As a general rule, individuals are allowed to possess guns per the Second Amendment to the Constitution. However, there are scenarios in which a person is not allowed to own a weapon or allowed to be in possession of certain types of weapons. Let’s look at what the law has to say about your right to possess a gun and how an attorney can help with a gun possession charge.
You Generally Cannot Own Assault Weapons
Under the SAFE Act, New York residents are not allowed to own assault weapons except for those that they had before the ban went into effect. Furthermore, those in New York City will need to show that there is a need to carry a concealed weapon prior to obtaining a permit to do so. Other restrictions may apply in a gun possession case, and your attorney can advise you of your rights as the legal process unfolds.
What If You Brought a Gun From Outside of New York City?
If you plan to travel in New York City with your gun, make sure that it is not loaded. Otherwise, you could be charged with violating gun laws in Brooklyn and throughout New York City. If you have a permit for the weapon that was not issued in New York City, it may not be valid within the city itself. However, your attorney may use the Firearm Owners Protection Act (FOPA) as a defense to any charge you may face.
Guns Cannot Be Used While a Crime Is Committed
Even if you have a right to own a weapon, you don’t have the right to use it to break the law. This is true whether or not the gun was used to commit the crime in question. For example, pointing a gun at a driver prior to taking his or her vehicle could result in an extra charge. A gun possession charge could also be added in cases where the gun wasn’t removed from a holster or otherwise used to threaten a person. An attorney may be able to argue that you didn’t know that you had the gun or that there was no intent to use it to commit a crime.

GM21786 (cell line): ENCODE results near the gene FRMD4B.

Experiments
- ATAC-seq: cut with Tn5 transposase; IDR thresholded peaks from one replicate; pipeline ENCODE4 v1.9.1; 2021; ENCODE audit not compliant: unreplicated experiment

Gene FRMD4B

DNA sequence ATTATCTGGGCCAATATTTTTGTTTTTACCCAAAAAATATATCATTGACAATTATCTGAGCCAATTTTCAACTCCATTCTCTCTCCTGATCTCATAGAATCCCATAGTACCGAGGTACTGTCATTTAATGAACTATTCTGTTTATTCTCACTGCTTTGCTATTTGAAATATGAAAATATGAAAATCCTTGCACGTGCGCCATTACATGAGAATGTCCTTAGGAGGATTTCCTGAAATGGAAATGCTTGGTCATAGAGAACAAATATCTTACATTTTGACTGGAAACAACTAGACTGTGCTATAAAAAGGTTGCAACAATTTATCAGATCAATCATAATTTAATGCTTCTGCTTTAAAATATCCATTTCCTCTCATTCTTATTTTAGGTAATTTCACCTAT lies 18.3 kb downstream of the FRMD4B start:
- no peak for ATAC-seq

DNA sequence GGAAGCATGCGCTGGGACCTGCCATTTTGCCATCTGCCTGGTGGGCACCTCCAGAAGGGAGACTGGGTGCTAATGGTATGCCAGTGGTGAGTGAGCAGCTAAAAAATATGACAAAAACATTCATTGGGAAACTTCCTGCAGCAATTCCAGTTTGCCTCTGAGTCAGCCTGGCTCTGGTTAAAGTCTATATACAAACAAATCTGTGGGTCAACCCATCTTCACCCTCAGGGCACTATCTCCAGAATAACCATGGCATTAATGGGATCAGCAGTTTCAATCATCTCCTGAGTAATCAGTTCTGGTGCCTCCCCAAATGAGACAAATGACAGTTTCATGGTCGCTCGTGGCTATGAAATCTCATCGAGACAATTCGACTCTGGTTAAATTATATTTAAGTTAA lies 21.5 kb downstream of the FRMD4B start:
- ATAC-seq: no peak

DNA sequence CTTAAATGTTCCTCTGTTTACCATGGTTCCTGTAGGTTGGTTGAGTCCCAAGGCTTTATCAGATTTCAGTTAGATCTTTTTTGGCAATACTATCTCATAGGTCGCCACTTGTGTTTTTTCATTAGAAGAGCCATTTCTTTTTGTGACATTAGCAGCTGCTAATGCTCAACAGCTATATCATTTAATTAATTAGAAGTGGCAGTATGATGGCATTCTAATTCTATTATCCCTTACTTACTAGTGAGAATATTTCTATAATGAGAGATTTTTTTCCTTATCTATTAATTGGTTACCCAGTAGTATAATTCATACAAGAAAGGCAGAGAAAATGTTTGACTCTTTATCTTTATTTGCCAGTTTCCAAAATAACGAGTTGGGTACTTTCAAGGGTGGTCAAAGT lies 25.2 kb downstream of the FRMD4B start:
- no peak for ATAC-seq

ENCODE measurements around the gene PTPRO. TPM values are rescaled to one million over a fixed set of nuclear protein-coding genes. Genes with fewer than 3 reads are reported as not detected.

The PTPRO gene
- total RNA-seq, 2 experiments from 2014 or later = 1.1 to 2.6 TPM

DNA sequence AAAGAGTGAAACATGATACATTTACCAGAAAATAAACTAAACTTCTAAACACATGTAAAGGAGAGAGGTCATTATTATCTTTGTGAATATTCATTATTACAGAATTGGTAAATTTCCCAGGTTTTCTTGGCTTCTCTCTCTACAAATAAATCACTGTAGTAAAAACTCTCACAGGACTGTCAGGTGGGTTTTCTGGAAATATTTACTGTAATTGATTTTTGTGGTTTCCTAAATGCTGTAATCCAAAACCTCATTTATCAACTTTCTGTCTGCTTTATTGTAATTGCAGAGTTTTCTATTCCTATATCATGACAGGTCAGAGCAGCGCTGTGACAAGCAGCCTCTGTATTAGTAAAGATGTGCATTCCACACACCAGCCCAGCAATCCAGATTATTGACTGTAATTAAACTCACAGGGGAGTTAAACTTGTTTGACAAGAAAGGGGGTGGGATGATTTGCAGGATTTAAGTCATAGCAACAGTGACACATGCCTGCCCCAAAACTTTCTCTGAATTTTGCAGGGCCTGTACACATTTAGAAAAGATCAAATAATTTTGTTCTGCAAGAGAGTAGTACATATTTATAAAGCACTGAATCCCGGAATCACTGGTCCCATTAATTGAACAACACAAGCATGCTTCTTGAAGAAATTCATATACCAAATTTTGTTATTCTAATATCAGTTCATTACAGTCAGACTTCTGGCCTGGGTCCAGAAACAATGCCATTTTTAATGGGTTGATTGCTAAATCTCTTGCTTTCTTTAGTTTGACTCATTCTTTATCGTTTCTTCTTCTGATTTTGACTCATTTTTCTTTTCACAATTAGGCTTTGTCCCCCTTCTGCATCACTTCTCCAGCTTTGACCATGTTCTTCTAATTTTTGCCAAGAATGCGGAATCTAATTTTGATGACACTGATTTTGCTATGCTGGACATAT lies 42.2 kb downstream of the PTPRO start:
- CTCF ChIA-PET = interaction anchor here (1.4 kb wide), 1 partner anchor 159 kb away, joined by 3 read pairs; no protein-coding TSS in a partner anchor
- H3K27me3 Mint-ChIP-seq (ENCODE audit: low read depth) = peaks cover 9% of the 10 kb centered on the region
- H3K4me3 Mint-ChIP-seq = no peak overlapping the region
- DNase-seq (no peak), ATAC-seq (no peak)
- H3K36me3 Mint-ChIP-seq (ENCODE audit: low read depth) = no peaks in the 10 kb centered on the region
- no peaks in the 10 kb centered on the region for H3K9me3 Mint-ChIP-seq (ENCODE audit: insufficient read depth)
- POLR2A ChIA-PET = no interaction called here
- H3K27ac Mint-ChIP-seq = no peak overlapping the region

What Are Some Potential Penalties for a Gun Possession Conviction?
There are many possible penalties that a person could face for a gun possession conviction. The severity of a sentence depends primarily on whether the charge is a misdemeanor or a felony. If the charge is a misdemeanor, you could face up to a year in prison and a fine of $1,000. If the charge is a felony, you could face up to four years in prison and a fine of up to $5,000. Other penalties may include probation or community service.
Talk to an Attorney First
It is important that you talk with an attorney prior to making any statements to the police or other authorities. Legal counsel will advise you as to what to tell an officer or anyone else who asks for details in the case. If a question is out of line or could lead to self-incrimination, your attorney will be able to point that out. This can prevent you from acting against your interests and potentially damaging your chances of obtaining a favorable outcome in your case.
If you have been charged with gun possession, it is important that you have quality counsel representing your interests. Even if you don’t win your case entirely, a plea deal could help you avoid some or all of the most serious penalties associated with the charge. This may mean getting probation instead of jail time, which could make it easier to care for yourself and your loved ones during legal proceedings and after your case is resolved.